Two trips today-
Our first visit was to the village of Kirtipur (pronounced Keer-t-purr) about 5 Klm South West of Kathmandu. This is a nice quiet place located on a hill over-looking the valley.
There is a Thai style Wat (Buddhist Monastery) to the left as you approach the village - it looks a bit out of place given the predominance of Hindu Temples and Tibetan Stupa and Gompa everywhere else.
At the top of the village there are a number of interesting Temples:-
1. The Bagh Bhairab Temple which has a number of swords (Tulwars), helmets and shields attached to the upper part of the structure. These were captured from the Kirtipur defenders by the army of King Prithvi Narayan Shah when they successfully attacked the Town in 1768.
Apparently once the town was conquered by the King he had the noses (& some say lips) of every male inhabitant cut off in retribution for the ferocity of their resistance.
Sacrifices are carried out here two mornings per week, as evidenced by the number of flies buzzing around a couple of spots within the Temple grounds.
There are a couple of schools in the area and whilst we where there two teachers and a group of boys and girls were using the temple area as a noisy, happy playground.
2. Adjacent to the Bagh Bhairab is a square with a largish water tank surrounded by houses previously occupied by the royal family of Kirtipur. There is a white washed Narayan Temple over-looking the tank.
Unfortunately the tank itself has a problem with algae and the water is a uniform dark green colour, disturbed only by a few ducks and a collection of plastic drink bottles and other rubbish.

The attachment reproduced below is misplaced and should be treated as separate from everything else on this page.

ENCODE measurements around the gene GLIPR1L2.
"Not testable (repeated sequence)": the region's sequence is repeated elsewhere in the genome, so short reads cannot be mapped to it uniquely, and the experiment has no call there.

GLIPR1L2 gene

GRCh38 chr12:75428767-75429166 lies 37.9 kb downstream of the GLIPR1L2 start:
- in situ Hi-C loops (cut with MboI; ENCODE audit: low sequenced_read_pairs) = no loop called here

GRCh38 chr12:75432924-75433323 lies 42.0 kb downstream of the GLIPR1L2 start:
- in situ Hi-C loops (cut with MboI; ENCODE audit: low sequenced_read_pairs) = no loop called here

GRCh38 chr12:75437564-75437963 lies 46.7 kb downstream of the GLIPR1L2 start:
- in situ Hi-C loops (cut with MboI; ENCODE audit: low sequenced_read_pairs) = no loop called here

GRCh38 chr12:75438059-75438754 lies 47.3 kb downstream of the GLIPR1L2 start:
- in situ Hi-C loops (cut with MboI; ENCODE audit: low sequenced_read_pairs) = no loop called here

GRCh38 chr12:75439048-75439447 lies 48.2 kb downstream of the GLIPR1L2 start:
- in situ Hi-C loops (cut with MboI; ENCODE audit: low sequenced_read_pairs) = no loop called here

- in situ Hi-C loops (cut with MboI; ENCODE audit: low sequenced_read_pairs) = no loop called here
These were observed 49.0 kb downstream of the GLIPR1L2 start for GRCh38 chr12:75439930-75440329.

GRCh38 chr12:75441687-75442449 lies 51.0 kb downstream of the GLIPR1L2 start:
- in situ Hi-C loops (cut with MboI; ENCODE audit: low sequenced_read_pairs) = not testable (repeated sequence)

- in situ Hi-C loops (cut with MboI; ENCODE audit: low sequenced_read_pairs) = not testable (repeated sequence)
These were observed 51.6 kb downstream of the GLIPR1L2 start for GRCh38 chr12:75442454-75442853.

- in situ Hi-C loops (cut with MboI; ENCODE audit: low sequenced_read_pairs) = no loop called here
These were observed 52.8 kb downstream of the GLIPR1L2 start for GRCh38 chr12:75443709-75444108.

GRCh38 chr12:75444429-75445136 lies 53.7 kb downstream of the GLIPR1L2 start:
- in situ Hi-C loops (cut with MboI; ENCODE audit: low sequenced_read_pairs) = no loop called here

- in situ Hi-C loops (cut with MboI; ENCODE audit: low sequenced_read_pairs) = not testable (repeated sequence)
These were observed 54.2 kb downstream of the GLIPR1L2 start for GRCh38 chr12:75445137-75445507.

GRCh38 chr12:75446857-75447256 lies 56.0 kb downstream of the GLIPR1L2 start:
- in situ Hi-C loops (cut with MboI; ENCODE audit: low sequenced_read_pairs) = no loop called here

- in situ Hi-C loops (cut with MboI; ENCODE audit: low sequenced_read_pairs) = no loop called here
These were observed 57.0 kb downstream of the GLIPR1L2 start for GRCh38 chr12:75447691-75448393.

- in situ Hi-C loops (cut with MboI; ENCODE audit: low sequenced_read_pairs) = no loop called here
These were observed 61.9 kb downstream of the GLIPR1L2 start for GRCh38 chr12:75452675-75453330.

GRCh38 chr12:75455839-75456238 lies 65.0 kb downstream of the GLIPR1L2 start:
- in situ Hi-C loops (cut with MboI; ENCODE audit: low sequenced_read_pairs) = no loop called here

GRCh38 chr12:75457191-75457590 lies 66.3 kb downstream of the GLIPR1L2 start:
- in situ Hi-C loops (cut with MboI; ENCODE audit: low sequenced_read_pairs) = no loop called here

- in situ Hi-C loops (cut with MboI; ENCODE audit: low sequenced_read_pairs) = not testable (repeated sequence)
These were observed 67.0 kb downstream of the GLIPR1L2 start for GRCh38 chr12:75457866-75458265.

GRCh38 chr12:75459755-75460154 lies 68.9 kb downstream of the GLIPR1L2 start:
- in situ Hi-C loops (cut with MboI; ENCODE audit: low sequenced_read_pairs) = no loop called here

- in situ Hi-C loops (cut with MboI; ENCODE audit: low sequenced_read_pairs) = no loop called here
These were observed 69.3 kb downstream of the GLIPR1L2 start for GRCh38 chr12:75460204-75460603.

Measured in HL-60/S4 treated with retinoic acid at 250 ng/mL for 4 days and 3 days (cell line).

3. Further up hill past a nice Ganesh shrine is another pagoda style temple that can be reached via a steep set of stone stairs. This is the Uma Maheshwar Temple which was originally built in 1673.
It apparently had four roofs up until the big earthquake of 1934 reduced this to the existing three.
A nice building in any case, with the front being flanked by two stone elephants, one depicted as trampling some unfortunate character. Both elephants wear spiked metal saddles so any idea of climbing on them is out of the question!
There is a bell on this Temple also and it is marked as having been made in Croydon in 1895 - obviously a much newer addition that the original building.
There is also a Buddhist Vihara in the village (was built in 1515) but we missed it completely and I only realised when I looked at the Lonely Planet once we got back to our Hotel - dammit!
Another kilometre or so out of town is Chobar (sometimes called Chovar) Village, also overlooking parts of Patan & Kathmandu from its hilltop location.
Our first stop-off point was the Jal Binayak Temple adjacent to the Chobar Gorge. This gorge allows the Bagmati River to drain from the Kathmandu Valley.
Legend has it that the Valley was once a lake and the Swayambhunath Stupa hill was an island within it. The Buddhist deity Manjushri used his sword to cut the valley wall, creating Chobar gorge in the process and releasing the water.
The Temple itself if very interesting with a number of natural rock formations within it obviously being venerated. The roof struts include erotic figures that you also occasionally see in the Kathmandu Durbar Square temples.
You are below the Gorge itself at this point and unfortunately the plague of plastic bags and other rubbish is very evident here. Even the river smells bad. This used to be an idyllic spot once but went downhill once a cement factory (now abandoned) was constructed in the middle of it all.
The Village itself is much nicer with pretty good streets and a quiet & relaxed feel about it. The 15th Century Adinath Lokeshwar Temple is the focal point of the village and it is different from any others we have seen in that it has hundreds of metal plates, cups and similar objects nailed all over it. The Temple is important to the newlyweds who do the hammering in order to ensure a happy life together.
The Temple is sacred to Hindus and Buddhists and whilst it is built in the (Hindu) Newari style there are Buddhist influences as well, such as the gilded Dorje near the front of the building - yet another example of how the two religions often mix and merge in Nepal.
A good day in all and we were glad to have seen Kirtipur & Chobar, both of which we had not visited previously. The views over the Valley from both locations again brought home how much Kathmandu has expanded over the last 20 years.